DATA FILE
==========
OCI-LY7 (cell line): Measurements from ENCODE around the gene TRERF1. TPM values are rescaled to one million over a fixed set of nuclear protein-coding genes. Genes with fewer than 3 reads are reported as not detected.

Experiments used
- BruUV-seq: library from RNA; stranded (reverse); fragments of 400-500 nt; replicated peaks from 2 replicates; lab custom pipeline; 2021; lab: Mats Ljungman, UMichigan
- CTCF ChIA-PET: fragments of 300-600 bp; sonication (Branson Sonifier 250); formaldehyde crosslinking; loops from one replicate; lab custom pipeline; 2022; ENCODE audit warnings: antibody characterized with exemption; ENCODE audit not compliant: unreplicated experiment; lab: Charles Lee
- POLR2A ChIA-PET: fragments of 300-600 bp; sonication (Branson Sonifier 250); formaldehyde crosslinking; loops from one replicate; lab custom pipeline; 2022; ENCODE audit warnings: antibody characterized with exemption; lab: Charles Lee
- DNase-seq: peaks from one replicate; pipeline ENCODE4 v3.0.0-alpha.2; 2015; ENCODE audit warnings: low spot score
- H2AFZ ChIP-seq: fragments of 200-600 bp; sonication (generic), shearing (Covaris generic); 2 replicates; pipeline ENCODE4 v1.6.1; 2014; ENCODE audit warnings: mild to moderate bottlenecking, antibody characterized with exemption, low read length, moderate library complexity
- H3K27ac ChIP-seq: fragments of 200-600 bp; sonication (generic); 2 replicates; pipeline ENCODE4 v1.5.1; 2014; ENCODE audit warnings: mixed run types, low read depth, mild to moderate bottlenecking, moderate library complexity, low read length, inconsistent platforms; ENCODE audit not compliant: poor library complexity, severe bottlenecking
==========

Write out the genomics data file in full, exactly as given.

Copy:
OCI-LY7 (cell line): Measurements from ENCODE around the gene TRERF1. TPM values are rescaled to one million over a fixed set of nuclear protein-coding genes. Genes with fewer than 3 reads are reported as not detected.

Experiments used
- BruUV-seq: library from RNA; stranded (reverse); fragments of 400-500 nt; replicated peaks from 2 replicates; lab custom pipeline; 2021; lab: Mats Ljungman, UMichigan
- CTCF ChIA-PET: fragments of 300-600 bp; sonication (Branson Sonifier 250); formaldehyde crosslinking; loops from one replicate; lab custom pipeline; 2022; ENCODE audit warnings: antibody characterized with exemption; ENCODE audit not compliant: unreplicated experiment; lab: Charles Lee
- POLR2A ChIA-PET: fragments of 300-600 bp; sonication (Branson Sonifier 250); formaldehyde crosslinking; loops from one replicate; lab custom pipeline; 2022; ENCODE audit warnings: antibody characterized with exemption; lab: Charles Lee
- DNase-seq: peaks from one replicate; pipeline ENCODE4 v3.0.0-alpha.2; 2015; ENCODE audit warnings: low spot score
- H2AFZ ChIP-seq: fragments of 200-600 bp; sonication (generic), shearing (Covaris generic); 2 replicates; pipeline ENCODE4 v1.6.1; 2014; ENCODE audit warnings: mild to moderate bottlenecking, antibody characterized with exemption, low read length, moderate library complexity
- H3K27ac ChIP-seq: fragments of 200-600 bp; sonication (generic); 2 replicates; pipeline ENCODE4 v1.5.1; 2014; ENCODE audit warnings: mixed run types, low read depth, mild to moderate bottlenecking, moderate library complexity, low read length, inconsistent platforms; ENCODE audit not compliant: poor library complexity, severe bottlenecking